Letters - March 7, 2017

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Have your say


Sad to lose it, but that is the reality

I read with sadness about the proposed demolition of Christ Church with All Saints on Palatine Road, but I was even more disgusted with the remarks of Joan Humble, the chairman of the Blackpool Civic Trust, when she said “the trust would look very carefully at this proposal because Christ Church is on the local list of historic buildings”.

How dare she? Is she going to waive a magic wand and pay the £700,000 to £850,000 cost of refurbishment? I don’t think so.

The Reverend Alan Byrom, church officials, and the whole congregation will have spent many hours in discussions before this sad decision was made. They want to carry out God’s work in the best way possible, and it is obvious that a large church building, with all the expense of repairing and maintaining it, is not the answer.

Most of these beautiful old churches were built over a hundred years ago, when the congregations were much larger than they are now. As numbers decrease, so does the money given in collections, to pay for maintenance and repairs.

At the end of the day, it is just a building. The needs of the parishioners, and the community as a whole will be met, if a new, smaller, and more modern church is built to cater for worship, and the numerous social groups church people are encouraged to introduce to our buildings.

Yes, it is very sad to lose a piece of history, but we have to move with the times. I hope the Vicar and congregation of Christ Church with All Saints are able to reach a satisfactory outcome, with the support of the Blackpool Civic Trust.

Geraldine Hayes

Winster Place



Protestors need your support

I am deeply concerned about the attempt by the energy firm Cuadrilla to begin fracking alongside Preston New Road on prime agricultural land with the attendant risks of water contamination etc.

I am so concerned, in fact, that I have started making the one-and-a-half-hour journey down from Ambleside in the Lake District to the site to see for myself the devastation that is going on there.

Whilst there, standing at the roadside I see and hear many many of you, as you drive by, giving the thumbs up (just occasionally a very different sign to be sure!), waving and honking encouragement. To know that you too realise the dangers inherent in this industry is really heartening – BUT amazing ordinary people have been there every day since January 5 – the Nanas, local councillors and people at every age and stage and from every walk of life. They need your support.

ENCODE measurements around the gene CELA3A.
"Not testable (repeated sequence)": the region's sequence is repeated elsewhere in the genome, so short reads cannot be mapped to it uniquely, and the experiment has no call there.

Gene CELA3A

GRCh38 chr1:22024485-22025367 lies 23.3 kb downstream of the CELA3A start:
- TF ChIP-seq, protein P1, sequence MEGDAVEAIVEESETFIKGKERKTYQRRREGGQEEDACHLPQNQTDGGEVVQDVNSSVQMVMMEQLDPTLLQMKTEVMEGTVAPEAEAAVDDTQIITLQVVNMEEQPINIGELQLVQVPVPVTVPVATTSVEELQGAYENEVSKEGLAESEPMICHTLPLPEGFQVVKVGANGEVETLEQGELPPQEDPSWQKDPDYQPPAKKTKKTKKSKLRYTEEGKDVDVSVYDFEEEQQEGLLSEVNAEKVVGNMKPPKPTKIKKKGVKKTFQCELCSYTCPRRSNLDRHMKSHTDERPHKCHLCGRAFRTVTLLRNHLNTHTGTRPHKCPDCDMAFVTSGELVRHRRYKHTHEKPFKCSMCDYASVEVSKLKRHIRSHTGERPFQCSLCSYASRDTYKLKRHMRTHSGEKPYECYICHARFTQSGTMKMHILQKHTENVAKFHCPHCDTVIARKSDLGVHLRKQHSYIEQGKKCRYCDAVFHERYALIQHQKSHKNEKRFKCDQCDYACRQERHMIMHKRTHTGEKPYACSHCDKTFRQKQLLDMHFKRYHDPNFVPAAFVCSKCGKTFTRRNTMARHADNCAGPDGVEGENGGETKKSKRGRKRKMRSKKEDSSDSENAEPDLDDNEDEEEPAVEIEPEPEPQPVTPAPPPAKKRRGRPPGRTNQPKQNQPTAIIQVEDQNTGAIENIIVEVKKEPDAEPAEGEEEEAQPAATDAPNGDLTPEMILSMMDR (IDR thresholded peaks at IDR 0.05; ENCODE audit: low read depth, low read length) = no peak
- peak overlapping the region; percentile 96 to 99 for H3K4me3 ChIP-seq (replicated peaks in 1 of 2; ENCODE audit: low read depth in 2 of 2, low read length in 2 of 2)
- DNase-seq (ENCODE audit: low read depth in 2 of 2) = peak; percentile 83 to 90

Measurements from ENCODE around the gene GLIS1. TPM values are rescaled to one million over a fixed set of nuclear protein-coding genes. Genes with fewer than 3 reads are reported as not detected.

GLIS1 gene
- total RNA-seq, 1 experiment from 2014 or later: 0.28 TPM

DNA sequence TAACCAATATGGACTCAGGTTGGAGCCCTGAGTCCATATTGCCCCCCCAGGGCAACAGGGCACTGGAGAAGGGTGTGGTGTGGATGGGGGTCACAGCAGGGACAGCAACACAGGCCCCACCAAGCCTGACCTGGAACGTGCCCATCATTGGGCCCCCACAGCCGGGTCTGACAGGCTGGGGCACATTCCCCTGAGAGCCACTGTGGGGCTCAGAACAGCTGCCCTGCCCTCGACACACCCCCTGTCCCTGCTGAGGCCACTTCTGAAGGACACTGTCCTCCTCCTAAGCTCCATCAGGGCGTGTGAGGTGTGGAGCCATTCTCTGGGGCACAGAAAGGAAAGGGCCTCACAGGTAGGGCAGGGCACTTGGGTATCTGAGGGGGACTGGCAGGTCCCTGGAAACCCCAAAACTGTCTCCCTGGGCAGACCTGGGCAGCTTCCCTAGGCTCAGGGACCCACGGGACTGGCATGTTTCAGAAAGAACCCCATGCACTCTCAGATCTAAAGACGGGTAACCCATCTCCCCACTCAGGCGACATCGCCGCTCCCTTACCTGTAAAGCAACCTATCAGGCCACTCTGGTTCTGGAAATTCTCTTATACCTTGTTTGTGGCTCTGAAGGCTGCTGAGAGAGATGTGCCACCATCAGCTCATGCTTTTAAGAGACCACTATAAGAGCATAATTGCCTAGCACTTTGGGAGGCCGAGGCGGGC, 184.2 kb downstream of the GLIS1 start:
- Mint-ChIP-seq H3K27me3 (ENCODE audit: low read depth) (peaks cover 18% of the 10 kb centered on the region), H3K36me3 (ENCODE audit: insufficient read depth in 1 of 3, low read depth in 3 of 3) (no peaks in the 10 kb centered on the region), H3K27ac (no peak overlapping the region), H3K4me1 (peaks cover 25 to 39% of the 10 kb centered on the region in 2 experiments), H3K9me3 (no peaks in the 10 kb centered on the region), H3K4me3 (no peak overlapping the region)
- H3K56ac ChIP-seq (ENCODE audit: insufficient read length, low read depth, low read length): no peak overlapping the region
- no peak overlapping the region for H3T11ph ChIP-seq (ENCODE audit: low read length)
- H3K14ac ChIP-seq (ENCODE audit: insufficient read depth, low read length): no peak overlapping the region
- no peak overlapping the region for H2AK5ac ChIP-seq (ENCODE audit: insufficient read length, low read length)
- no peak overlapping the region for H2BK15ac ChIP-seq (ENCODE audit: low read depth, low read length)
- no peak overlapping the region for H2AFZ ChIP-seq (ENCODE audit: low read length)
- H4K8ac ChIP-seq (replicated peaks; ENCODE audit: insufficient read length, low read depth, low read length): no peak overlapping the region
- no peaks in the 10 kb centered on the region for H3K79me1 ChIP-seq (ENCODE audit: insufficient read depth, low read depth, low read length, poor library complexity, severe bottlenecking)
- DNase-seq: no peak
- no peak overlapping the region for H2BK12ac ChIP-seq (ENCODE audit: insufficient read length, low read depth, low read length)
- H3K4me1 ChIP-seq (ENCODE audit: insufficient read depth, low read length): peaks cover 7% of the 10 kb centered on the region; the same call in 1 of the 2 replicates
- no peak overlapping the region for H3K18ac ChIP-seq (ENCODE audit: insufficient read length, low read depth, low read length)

I am almost 73; I still work and I live a long way away. Almost all of you who are reading this live nearer. I urge you to go down to the site any weekday morning to swell the numbers there – or any Saturday morning for a solidarity meeting from 10am. I was born and brought up in the Fylde. I went to secondary school in Blackpool and later lived and taught there. I know what feisty and creative people are there and that if you will stand up and be counted this disaster can be averted.

Gillian Kelly




What is the real cost of Conservatives?

It seems clear that M Fletcher, in his letter headlined ‘Why we are happy with the country’ (Your Say, Gazette, March 3) has never been a victim of policies promoted by the Conservatives who have dominated the Government since 2010.

Lucky person. Never had an operation cancelled, been left on a trolley for hours, always gets to quickly see a GP.

Clearly, M Fletcher has never been exposed to the savaging of social care, especially of the elderly. Nor the punitive treatment by the DWP of the disabled and otherwise vulnerable in order to force them into work. Nor the deportation of people who have lived here, and contributed positively to our society for decades.

Daily we read of crises in policing, prisons, care home provision, NHS staffing levels, teacher shortages and so on. Foolish and crude austerity is undermining local authorities. Meanwhile taxpayer money is squandered on vanity projects; inoperable IT systems and much else.

Nobody knows what Brexit will cost us. It will be a lot. It was a tiny majority that “had had enough”. Think for a minute. If you want all the privileges of, say membership of a golf club, why should members who pay give you those privileges for nothing?

Mike Turner



Rates should be set by local authorities

There was an interesting debate on BBC Radio Lancashireon how The Venue in Cleveleys is facing a business rates rateable value increase from £90,000 to £112,500 from April 2017. The owner has stated that this increase is unrealistic and not sustainable to keep the business viable. Several similar-sized licensed premises in the Blackpool area have actually seen decreases in their rates. The disparity in the actual valuations of business rates payable between similar businesses is quite staggering. Is this fair?

I hope the owners of The Venue in Cleveleys are successful in achieving an appeal against what seems an unjustified hike.

Valuations are calculated and set by The Valuation Office of central government, so perhaps greater discretion should be allocated to local councils to set the rates in their own regions. An empty site is no good to anyone. This negative image has an impact on the area, plus the loss of much-needed local jobs.

Stephen Pierre

via email